Linked by Howard Fosdick on Fri 16th Nov 2012 07:43 UTC
Windows A California man is suing Microsoft, alledging that his Surface tablet did not provide the advertised amount of disk space. The 32G device has 16G of space for users, as the operating system uses the other 16G. The 64G Surface leaves 45G free for users. The case will turn on whether Microsoft has clearly explained to customers how much free space the Surface leaves for their use outside of the OS. How much disk space does your OS consume?
Thread beginning with comment 542887
To view parent comment, click here.
To read all comments associated with this story, please click here.
RE[6]: Comment by ilovebeer
by segedunum on Sat 17th Nov 2012 16:43 UTC in reply to "RE[5]: Comment by ilovebeer"
segedunum
Member since:
2005-07-06

I don't get your non-sensical argument I'm afraid. Whether it is Nintendo or anyone else that is still wrong.

I see you're trying to paint this as an anti-Microsoft thing or something now that you've lost all your (nonsensical) arguments.

Reply Parent Score: 2

RE[7]: Comment by ilovebeer
by lucas_maximus on Sat 17th Nov 2012 18:42 in reply to "RE[6]: Comment by ilovebeer"
lucas_maximus Member since:
2009-08-18

Lets spell it out for you.

* The "buyer" who is a lawyer, could have easily found out (it is in the small print, which you should really always read), it putting up a class law suit ... instead of buying an SD card.

* The user (ahem... lawyer) is trying to make a name for himself. This is about consumer rights, it is blatantly about himself.

* These things have been around since companies have sold PCS.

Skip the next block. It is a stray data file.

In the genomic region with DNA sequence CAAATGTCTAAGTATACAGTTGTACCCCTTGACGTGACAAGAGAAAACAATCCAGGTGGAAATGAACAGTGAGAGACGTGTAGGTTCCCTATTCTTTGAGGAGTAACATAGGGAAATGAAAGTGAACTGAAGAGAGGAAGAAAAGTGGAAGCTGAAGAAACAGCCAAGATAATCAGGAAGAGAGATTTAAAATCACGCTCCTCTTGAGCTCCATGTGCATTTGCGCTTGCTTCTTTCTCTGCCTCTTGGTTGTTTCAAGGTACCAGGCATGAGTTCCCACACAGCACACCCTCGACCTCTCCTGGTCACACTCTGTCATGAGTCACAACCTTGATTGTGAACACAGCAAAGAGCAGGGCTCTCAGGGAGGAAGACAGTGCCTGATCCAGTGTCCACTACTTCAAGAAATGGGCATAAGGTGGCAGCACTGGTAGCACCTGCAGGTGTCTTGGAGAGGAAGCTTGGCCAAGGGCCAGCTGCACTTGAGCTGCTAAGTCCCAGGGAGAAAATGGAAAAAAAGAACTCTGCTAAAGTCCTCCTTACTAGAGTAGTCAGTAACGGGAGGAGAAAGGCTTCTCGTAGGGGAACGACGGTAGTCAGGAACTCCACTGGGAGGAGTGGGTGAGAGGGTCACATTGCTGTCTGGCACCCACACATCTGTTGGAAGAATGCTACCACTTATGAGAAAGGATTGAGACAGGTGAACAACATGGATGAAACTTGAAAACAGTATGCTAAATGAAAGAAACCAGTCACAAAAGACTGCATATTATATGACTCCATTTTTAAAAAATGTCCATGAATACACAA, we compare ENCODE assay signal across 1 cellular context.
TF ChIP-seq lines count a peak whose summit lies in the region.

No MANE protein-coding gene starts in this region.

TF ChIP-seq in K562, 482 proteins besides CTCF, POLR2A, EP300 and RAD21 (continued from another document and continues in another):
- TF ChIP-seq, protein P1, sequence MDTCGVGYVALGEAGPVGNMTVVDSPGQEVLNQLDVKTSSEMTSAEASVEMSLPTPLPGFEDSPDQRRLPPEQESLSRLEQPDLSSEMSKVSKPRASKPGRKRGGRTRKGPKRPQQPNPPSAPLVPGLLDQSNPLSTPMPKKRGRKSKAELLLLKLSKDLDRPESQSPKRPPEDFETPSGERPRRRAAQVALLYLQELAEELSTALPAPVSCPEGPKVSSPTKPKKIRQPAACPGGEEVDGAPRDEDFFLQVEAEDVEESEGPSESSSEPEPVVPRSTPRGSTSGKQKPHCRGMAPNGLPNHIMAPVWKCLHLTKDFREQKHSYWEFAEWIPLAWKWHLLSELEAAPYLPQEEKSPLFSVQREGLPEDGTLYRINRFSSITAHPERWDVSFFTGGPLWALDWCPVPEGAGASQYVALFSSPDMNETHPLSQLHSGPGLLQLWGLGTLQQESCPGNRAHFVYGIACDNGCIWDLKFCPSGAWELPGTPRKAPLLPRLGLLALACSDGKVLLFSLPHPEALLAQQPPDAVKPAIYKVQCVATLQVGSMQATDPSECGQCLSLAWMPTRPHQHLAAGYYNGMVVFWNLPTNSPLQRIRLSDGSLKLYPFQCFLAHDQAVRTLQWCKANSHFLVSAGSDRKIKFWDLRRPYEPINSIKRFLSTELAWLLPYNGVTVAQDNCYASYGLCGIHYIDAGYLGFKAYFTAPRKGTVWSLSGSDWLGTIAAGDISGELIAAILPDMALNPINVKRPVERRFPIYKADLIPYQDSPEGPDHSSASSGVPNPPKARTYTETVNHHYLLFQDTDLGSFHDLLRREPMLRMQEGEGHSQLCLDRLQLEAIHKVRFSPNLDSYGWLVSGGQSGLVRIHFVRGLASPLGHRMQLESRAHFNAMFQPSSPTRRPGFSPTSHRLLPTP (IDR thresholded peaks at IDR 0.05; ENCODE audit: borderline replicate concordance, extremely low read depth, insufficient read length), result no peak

* Other companies are doing it, and that hasn't been mentioned or raeged about ... mainly because it is Microsoft.

These are the same arguments I made, earlier and will continue to make.

If you asked me if I thought it was a bit shitty, I would agree and why I won't buy a surface at this time.

If you think it is unfair they don't advertise it more honestly ... maybe. But I am sorry, unless you are a smart consumer you will get ripped off.

All the information is available at your finger tips ... sorry there is simply no excuse.

Edited 2012-11-17 18:52 UTC

Reply Parent Score: 3

RE[8]: Comment by ilovebeer
by segedunum on Mon 19th Nov 2012 13:05 in reply to "RE[7]: Comment by ilovebeer"
segedunum Member since:
2005-07-06

* The "buyer" who is a lawyer, could have easily found out (it is in the small print, which you should really always read), it putting up a class law suit ... instead of buying an SD card.

You're really, really not getting this, are you? I'm afraid small print does not exclude misleading advertising. That won't wash legally. Secondly a SD card is irrelevant because this is about the actual storage space of the device.

* The user (ahem... lawyer) is trying to make a name for himself. This is about consumer rights, it is blatantly about himself.

Your opinion.

* These things have been around since companies have sold PCS.

Getting half the advertised storage? No, it hasn't. Seagate and WD actually got sued over that for a 5% discrepancy. Arguing that technology products have always been confusing for consumers is not an argument.

* Other companies are doing it, and that hasn't been mentioned or raeged about ... mainly because it is Microsoft.

It doesn't make it right - as has been pointed out to you many times. Whinging that it's all anti-Microsoft is not a counter argument.

These are the same arguments I made, earlier and will continue to make.

Yes, and they're the same arguments that have been shown to be nonsense. You repeat them because you don't have any counter arguments.

But I am sorry, unless you are a smart consumer you will get ripped off.

You've just made a case for misleading advertising there. Congratulations.

All the information is available at your finger tips ... sorry there is simply no excuse.

They aren't, and redefining what you advertise in terms and conditions won't work.

Edited 2012-11-19 13:13 UTC

Reply Parent Score: 2